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I am in the process of putting together an Atmos home theater and have narrowed down my receiver to either the Onkyo TX-NR3030 or the Integra DTR-70.6. I want to purchase a receiver that is hdcp 2.2 compatible for 4k content but not sure it is worth spending the additional money to get the Integra as all I hear is that Onkyo and the Integra is essentially the same product.

What would you choose for an Atmos system that is hdcp 2.2 compatible?
 

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The HDCP 2.2 specification is not finalized yet (at least not that I've heard). Any product that is claiming HDCP 2.2 compatibility has to be guessing about what the final specification will be and hoping they made the right choice. Some products advertising HDCP 2.2 will note "when available via firmware update" or something like that.


The differences are: Onkyo - has Wi-Fi & Bluetooth connectivity. Integra does not,
Integra has a second wired IR input and a 3rd 12 volt DC trigger and an HDBaseT connection (HDMI over Ethernet LAN cable, to use this you would need another converter on the other end of the Ethernet cable to convert that signal back to an HDMI signal/cable). For both products, amp specs are the same, signal-to-noise spec is the same, weights are within 0.9 pounds of each other. Back panels look identical except for the few differences in connections. Power consumption specs are identical. Oh, and Integra warranty is 3 years vs 2 years for Onkyo. Those are the differences I've found so far.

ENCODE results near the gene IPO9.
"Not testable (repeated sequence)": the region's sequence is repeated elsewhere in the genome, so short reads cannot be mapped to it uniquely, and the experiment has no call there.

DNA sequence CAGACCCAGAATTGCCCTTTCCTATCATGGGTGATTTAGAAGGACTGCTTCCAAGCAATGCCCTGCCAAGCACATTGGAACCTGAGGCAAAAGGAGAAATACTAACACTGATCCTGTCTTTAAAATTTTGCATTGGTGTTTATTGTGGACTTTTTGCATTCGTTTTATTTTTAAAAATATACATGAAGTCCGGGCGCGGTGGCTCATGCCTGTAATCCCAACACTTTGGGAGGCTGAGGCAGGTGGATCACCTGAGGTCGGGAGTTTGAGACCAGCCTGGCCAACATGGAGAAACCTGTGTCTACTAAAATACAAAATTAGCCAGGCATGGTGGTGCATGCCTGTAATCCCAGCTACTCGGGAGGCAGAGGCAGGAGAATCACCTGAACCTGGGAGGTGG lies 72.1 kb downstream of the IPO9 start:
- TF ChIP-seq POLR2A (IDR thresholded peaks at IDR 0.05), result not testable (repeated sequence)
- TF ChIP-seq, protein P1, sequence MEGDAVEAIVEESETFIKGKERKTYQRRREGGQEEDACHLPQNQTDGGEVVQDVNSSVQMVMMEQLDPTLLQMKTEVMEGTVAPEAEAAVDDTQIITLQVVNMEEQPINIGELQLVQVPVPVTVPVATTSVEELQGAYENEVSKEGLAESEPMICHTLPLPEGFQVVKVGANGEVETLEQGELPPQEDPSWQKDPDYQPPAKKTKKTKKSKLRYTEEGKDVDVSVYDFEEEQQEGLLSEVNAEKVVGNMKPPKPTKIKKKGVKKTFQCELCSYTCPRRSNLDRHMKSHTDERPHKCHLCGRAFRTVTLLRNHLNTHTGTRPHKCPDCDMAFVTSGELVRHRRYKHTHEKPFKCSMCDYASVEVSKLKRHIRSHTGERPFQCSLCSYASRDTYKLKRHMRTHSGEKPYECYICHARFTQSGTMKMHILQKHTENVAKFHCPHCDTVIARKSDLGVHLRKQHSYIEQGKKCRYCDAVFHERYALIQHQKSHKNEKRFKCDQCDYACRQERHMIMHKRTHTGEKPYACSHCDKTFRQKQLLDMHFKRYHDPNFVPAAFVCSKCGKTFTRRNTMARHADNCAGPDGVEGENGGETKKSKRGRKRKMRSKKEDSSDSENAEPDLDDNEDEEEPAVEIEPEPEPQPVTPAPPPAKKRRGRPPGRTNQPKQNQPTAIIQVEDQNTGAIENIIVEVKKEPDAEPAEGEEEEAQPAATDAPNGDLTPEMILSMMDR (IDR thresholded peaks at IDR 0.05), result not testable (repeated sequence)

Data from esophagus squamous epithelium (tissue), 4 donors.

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Don't the consumer have to pay to ship the unit to Denon? I would imagine at the weight of the receiver, for 3-5 day shipping range to be $150-200 via UPS with insurance. I do agree the Denon is a great unit though.

Denon X7200W with Audyssey MultEQ XT32 will be hardware upgradeable to HDCP 2.2 likely starting in June, or should be available off the production line as the X7200WA around that same time. Now also shipping with a free Denon HEOS Link (MSRP $349). :)